On Saturday, April 25, Hawaii's governor David Ige announced that the current state-wide stay-at-home orders to prevent the spread of the coronavirus disease (COVID-19) will be extended until Sunday, May 31. The stay-at-home order was originally imposed on Wednesday, March 25, and set to end on Thursday, April 30. Despite the extension, state beaches will be reopened for the public to exercise. Additionally, the requirement for visitors to quarantine for 14 days upon arrival in Hawaii will also be extended until May 31. As of Sunday, April 26, there are 604 confirmed COVID-19 cases and 14 associated deaths in the state of Hawaii.
In other states, governors have reopened certain business sectors. In Georgia, Oklahoma, and Alaska, some non-essential businesses including sports halls, hairdressers and beauty salons have been allowed to reopen on Friday, April 24. The resumption of these businesses is subject to them complying with strict health and safety guidelines.
Protesters denounced US COVID-19 restrictions in the states of Washington, Colorado, and Arizona on Sunday, April 19, and in Vermont state on Monday, April 20. Most reported protests took place at state capitols, where groups gathered to demonstrate their opposition to stay-at-home orders. Minor skirmishes between protesters and police were reported. Similar protests are likely across the US as COVID-19-shutdown measures continue.
On Thursday, April 16, New York state Governor Andrew Cuomo announced the extension of the state's shutdown measures until Friday, May 15. The East Coast states of New Jersey, Pennsylvania, Rhode Island, Connecticut, Massachusetts, and Delaware have also extended their lockdown measures, most through early May. Also, on Thursday, Idaho state extended its stay-at-home orders through Thursday, April 30, and imposed a measure requiring any non-resident who enters the state to undergo a two-week self-quarantine period. On Friday, April 10, Los Angeles (California state) authorities announced an extension to the current stay-at-home order until Friday, May 15.
The US-Canada border has been closed to all nonessential travel since Friday, March 20. On Saturday, April 18, Canadian Prime Minister Justin Trudeau announced that Canada and the US agreed to extend the closure for an additional 30 days from April 20. The US and Mexico also closed their shared border to nonessential travel from Saturday, March 21; the American-Mexican border closure that was set to expire on April 20 has been extended for an additional 30 days.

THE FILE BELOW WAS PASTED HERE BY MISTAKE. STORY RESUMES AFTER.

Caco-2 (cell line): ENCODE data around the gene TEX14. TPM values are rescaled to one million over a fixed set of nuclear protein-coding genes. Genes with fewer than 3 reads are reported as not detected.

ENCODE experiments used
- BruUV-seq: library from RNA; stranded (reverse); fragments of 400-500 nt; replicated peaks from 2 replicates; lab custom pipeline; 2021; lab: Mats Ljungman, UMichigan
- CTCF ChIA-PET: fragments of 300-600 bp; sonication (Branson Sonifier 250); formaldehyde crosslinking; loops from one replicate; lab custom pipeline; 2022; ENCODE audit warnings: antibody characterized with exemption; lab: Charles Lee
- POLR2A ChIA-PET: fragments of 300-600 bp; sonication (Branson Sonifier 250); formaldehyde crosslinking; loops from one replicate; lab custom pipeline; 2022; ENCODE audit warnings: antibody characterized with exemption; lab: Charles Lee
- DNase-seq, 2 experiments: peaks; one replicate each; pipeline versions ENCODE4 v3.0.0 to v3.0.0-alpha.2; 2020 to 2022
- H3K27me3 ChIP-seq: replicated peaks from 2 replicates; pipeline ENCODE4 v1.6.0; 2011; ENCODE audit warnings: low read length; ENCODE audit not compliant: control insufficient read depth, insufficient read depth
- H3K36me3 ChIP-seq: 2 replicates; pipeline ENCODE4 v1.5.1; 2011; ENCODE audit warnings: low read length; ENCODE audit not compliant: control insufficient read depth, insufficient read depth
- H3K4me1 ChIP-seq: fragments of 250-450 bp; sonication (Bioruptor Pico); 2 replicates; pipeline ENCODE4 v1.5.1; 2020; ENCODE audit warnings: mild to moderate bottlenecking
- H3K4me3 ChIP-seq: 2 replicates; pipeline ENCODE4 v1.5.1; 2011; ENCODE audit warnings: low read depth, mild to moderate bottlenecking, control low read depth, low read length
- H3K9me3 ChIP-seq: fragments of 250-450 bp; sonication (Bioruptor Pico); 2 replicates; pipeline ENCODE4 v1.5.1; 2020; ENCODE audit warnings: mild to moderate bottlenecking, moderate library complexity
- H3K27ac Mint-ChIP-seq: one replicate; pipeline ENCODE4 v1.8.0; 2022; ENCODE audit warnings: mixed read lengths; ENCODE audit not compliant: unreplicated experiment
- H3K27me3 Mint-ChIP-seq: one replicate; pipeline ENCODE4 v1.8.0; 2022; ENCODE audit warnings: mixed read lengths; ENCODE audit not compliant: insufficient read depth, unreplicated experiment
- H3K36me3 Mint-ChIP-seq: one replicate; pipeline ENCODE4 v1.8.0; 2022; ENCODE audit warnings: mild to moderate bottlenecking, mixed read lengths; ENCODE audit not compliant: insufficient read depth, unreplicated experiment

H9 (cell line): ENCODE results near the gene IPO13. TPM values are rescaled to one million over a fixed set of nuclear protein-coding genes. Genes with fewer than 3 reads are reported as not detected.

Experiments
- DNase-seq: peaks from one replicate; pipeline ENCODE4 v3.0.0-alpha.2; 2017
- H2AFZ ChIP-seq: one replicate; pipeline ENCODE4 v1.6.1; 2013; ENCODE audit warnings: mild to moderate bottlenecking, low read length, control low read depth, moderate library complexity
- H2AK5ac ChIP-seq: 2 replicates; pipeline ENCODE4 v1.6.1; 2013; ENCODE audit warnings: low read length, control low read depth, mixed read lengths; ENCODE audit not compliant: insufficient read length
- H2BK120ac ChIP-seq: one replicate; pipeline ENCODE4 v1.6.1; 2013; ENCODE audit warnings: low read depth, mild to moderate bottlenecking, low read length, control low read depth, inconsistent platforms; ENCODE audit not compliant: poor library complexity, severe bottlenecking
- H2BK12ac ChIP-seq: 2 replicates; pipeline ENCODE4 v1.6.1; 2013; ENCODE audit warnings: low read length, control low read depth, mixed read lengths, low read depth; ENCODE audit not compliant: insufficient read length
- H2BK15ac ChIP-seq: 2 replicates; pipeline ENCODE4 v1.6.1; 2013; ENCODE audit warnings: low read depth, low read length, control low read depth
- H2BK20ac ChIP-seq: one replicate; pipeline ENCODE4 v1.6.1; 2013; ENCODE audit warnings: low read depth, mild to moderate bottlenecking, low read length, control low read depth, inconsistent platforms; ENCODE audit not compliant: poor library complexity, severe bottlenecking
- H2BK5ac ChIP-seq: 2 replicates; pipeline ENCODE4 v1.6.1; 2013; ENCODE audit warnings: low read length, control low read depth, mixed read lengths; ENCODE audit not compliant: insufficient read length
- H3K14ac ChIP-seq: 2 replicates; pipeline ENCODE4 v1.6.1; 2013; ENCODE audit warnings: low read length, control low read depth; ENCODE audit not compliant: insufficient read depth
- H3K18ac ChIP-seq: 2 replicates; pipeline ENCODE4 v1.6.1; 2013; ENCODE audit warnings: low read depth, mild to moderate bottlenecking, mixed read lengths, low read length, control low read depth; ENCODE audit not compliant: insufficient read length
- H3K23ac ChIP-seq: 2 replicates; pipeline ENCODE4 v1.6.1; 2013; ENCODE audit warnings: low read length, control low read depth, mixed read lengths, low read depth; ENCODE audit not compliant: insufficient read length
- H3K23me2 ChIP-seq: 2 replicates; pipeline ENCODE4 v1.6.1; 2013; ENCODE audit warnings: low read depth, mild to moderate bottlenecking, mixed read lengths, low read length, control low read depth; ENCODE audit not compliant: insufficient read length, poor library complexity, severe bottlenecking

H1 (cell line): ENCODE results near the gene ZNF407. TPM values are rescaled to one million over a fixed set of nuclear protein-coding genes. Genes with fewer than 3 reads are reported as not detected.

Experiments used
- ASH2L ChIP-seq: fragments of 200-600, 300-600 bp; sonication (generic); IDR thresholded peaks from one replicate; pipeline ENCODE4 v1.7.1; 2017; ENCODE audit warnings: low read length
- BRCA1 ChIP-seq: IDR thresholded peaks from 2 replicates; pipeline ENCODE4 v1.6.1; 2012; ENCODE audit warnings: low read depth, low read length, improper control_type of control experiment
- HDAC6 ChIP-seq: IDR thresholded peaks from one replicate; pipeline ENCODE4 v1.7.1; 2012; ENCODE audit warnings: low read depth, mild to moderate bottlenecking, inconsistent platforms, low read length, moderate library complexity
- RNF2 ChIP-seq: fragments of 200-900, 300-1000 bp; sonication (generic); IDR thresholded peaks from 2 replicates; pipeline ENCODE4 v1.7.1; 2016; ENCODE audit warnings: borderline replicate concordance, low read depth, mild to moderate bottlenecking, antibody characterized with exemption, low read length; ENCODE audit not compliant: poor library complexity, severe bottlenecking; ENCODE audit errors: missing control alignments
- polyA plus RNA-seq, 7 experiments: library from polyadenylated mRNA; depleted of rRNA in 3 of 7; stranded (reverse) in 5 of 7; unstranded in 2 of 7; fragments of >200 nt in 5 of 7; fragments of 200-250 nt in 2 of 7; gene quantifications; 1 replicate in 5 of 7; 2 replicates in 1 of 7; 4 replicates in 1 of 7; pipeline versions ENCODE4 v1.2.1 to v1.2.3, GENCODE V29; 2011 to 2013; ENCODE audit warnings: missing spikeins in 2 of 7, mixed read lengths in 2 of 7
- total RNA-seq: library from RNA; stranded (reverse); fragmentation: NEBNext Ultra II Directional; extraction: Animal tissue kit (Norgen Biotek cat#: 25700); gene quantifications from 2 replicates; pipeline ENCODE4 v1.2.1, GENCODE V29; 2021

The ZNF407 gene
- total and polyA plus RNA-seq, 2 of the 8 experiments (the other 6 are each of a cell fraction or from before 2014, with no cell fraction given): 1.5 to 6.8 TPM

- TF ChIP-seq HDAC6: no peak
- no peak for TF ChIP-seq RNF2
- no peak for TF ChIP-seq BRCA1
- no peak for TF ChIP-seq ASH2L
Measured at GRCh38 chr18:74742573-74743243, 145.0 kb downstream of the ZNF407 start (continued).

As of Sunday, April 26, there are 939,053 confirmed COVID-19 cases and 53,789 associated fatalities in the country. Further international spread of the virus is to be expected over the near term.
The first case of COVID-19 was reported on December 31 and the source of the outbreak has been linked to a wet market in Wuhan (Hubei province, China). Human-to-human and patient-to-medical staff transmission of the virus have been confirmed. Many of the associated fatalities have been due to pneumonia caused by the virus.
Cases of the virus have been confirmed in numerous countries and territories worldwide. Virus-screening and quarantining measures are being implemented at airports worldwide, as well as extensive travel restrictions. On March 11, the World Health Organization (WHO) declared the global outbreak a pandemic.
Pneumonia symptoms include dry cough, chest pain, fever, and trouble breathing. Pneumonia can be contagious and can be transmitted from human to human. The influenza virus, or the flu, is a common cause of viral pneumonia.
Measures adopted by local authorities evolve quickly and are usually effective immediately. Depending on the evolution of the outbreak in other countries, authorities are likely to modify, at very short notice, the list of countries whose travelers are subject to border control measures or entry restrictions upon their arrival to the territory in question. It is advised to postpone nonessential travel due to the risk that travelers may be refused entry or be subject to quarantine upon their arrival or during their stay.
To reduce the risk of COVID-19 transmission, travelers are advised to abide by the following measures:
- Frequently clean hands by applying an alcohol-based hand rub or washing with soap and water.
- When coughing and sneezing, cover mouth and nose with a flexed elbow or tissue; if used, throw the tissue away immediately and wash hands.
- If experiencing a fever, cough, difficulty breathing, or any other symptoms suggestive of respiratory illness, including pneumonia, call emergency services before going to the doctor or hospital to prevent the potential spread of the disease.
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